The Center for Social Justice is delighted to introduce our Activist-in-Residence, Gwendolyn Fields.
Past Activists-in-Residence have included nationally touring poet, teaching artist and activist, Lauren Zuniga; Pradma Menon, queer feminist activist working nationally and internationally on social justice and human rights; and activist, feminist organizer for reproductive justice and sexual health, and blogger, Shelby Knox, to name a few.
Our first event with Ms. Fields will be a Panel discussion, “The Not So Merry Go-Round: Stopping the Cycle of Incarcerating Women and their Children” will be November 4th at 7pm in the Regents Room of the Oklahoma Memorial Union. Snacks will be provided.
Gwendolyn Fields is currently the Executive Director of The Advocacy Council, a non-profit organization whose mission is to end mass incarceration. Ms. Fields is an accomplished advocate and is passionate about securing the needs of people within communities most severely impacted by mass incarceration in Oklahoma. Ms. Fields’ passion for reform was ignited in 1997 after being sentenced to 59 years in prison for property crime (writing “insufficient funds” checks on her own checking account). She understands the many ways in which people of color are challenged and marginalized and has developed a public education strategy to reframe conversations within, and influence resistant public attitudes about, these communities. Her most recent work involves organizing a grassroots coalition against prison profiteering (private, for-profit prison corporations lobbying for tough-on-crime legislation).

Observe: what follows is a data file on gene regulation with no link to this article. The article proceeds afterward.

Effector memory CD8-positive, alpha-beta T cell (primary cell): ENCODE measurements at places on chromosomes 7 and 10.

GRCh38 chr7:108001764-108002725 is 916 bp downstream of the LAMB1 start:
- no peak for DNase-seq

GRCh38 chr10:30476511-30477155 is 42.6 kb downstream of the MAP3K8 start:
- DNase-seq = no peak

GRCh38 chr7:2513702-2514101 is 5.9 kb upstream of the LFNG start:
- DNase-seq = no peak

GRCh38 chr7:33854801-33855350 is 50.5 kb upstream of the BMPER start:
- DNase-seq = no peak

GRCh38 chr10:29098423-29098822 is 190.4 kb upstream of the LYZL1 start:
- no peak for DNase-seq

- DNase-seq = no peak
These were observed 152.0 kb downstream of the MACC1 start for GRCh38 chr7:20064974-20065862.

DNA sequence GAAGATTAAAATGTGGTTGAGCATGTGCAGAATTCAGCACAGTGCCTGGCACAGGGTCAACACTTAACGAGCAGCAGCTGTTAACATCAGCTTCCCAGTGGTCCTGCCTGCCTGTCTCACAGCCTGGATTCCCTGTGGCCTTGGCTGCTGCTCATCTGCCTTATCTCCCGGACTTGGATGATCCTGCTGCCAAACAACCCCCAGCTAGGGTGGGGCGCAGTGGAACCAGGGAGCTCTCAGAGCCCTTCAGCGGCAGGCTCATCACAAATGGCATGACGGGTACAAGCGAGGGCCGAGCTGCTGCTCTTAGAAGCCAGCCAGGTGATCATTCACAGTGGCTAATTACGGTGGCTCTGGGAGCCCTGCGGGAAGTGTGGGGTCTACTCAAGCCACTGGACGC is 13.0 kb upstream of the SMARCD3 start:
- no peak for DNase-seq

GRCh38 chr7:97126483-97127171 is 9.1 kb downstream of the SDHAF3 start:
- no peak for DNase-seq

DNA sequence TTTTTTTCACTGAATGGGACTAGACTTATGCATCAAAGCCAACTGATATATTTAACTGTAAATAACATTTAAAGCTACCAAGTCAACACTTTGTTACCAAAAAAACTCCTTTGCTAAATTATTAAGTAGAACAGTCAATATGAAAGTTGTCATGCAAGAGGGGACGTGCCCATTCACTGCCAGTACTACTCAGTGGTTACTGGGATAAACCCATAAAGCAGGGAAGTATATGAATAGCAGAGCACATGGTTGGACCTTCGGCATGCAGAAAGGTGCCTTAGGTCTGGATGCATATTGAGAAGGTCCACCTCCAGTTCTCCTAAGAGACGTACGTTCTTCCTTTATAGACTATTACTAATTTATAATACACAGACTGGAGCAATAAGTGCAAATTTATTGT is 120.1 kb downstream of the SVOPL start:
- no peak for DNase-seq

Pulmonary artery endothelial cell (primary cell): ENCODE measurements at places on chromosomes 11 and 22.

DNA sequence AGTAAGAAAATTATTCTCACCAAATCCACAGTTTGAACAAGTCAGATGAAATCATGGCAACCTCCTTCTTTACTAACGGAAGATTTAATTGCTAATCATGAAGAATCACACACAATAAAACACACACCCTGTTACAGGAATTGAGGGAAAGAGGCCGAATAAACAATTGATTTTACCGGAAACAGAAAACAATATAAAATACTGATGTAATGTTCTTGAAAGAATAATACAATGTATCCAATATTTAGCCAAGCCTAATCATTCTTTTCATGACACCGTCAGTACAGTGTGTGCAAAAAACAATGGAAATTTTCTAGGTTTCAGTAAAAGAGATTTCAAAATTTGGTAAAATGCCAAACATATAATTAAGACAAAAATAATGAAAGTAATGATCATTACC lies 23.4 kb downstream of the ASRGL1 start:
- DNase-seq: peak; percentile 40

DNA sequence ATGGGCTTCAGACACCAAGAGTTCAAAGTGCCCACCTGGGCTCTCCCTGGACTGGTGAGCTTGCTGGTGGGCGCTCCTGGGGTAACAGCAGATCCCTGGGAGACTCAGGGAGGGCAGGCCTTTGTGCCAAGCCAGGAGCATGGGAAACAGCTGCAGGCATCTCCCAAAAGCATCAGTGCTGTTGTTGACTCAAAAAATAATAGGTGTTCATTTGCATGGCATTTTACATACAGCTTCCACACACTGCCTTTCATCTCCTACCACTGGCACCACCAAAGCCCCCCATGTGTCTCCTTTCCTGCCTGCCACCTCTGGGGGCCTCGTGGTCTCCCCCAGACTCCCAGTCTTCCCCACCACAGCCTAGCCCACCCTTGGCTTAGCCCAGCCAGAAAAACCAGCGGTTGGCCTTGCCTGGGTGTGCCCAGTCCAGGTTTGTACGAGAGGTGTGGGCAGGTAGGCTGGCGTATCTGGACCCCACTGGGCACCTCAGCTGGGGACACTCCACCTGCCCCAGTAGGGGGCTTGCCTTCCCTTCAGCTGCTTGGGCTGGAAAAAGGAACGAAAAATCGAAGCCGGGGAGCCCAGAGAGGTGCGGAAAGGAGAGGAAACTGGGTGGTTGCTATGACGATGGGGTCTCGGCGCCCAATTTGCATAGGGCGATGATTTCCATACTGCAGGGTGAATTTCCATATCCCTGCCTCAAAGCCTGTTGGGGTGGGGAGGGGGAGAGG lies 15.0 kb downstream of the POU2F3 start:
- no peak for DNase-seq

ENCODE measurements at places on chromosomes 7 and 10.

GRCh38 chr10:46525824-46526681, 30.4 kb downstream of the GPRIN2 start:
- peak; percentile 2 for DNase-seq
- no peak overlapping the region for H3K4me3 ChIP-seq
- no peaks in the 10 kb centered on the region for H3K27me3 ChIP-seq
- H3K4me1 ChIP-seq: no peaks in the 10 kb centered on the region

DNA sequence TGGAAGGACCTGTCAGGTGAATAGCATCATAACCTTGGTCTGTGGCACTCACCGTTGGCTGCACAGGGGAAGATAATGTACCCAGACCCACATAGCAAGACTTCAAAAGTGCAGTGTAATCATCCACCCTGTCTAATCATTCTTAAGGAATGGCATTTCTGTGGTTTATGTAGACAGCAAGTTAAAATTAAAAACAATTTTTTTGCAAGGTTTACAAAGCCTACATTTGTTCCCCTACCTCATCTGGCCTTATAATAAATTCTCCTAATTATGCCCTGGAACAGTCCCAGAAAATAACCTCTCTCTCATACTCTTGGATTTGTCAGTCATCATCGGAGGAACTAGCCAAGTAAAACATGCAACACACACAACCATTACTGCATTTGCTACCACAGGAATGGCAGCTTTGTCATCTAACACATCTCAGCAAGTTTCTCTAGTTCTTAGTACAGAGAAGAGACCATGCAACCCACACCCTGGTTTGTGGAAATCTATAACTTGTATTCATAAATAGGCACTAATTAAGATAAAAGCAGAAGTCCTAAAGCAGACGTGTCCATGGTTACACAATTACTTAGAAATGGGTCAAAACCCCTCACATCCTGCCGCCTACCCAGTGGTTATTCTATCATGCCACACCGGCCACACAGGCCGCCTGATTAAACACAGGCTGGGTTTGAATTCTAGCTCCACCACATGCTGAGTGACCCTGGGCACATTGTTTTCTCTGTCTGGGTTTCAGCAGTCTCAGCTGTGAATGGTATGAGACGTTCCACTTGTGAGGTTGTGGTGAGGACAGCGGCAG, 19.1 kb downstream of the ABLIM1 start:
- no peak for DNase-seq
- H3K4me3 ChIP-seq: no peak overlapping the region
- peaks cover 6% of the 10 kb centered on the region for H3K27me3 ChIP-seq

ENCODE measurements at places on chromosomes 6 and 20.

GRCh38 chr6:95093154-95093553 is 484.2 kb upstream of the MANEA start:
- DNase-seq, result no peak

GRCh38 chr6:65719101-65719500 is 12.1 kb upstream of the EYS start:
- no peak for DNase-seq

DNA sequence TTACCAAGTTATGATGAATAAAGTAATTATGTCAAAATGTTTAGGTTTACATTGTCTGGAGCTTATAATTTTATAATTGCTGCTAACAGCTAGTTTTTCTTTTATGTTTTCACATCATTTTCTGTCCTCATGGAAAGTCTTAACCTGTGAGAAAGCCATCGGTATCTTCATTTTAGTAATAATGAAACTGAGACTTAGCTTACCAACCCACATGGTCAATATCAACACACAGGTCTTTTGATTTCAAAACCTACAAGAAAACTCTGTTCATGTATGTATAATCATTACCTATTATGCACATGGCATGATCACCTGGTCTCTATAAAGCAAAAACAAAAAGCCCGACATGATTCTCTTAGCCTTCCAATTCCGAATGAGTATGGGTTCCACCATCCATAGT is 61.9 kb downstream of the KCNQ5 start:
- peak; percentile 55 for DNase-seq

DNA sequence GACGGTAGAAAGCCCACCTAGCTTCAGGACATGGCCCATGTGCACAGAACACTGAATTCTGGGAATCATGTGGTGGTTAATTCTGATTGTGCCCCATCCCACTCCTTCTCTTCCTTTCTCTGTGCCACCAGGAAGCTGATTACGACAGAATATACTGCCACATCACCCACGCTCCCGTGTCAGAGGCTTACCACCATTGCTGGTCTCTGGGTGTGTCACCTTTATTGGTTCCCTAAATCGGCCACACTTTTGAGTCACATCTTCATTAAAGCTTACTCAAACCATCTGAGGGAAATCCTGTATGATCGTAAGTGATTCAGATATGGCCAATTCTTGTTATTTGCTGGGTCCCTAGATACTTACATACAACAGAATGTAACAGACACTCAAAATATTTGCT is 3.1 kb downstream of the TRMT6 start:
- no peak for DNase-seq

Ms. Fields began her public career in 2009 as an Executive Assistant to Oklahoma State Senator Constance Johnson. Ms. Fields is comfortable in legislative environments and is an able negotiator. She was instrumental in writing legislation to eliminate Life Without Parole as a punishment for drug offenses; prohibiting use of three-strikes type enhancers in non-violent and drug offenses; requiring grace periods for post incarceration fees and fines; and, encouraging use of rehabilitation rather than incarceration for low-level drug offenders.
Ms. Fields grew up in Oklahoma and graduated from the University of Oklahoma with a B.S. in Multidisciplinary Studies, with an Oil and Gas Asset Management Concentration. Ms. Fields has three sons, Joshua, Jeremy and Justin, and four grandchildren, Iris, Isis, Lorenzo and Dion who all live near her in the Oklahoma City area.
Ms. Fields will be on campus offering a series of events and class visits. For more information about this event, and for accommodations on the basis of disability, please visit the Center for Social Justice website at csj.ou.edu or call (405) 325-5787.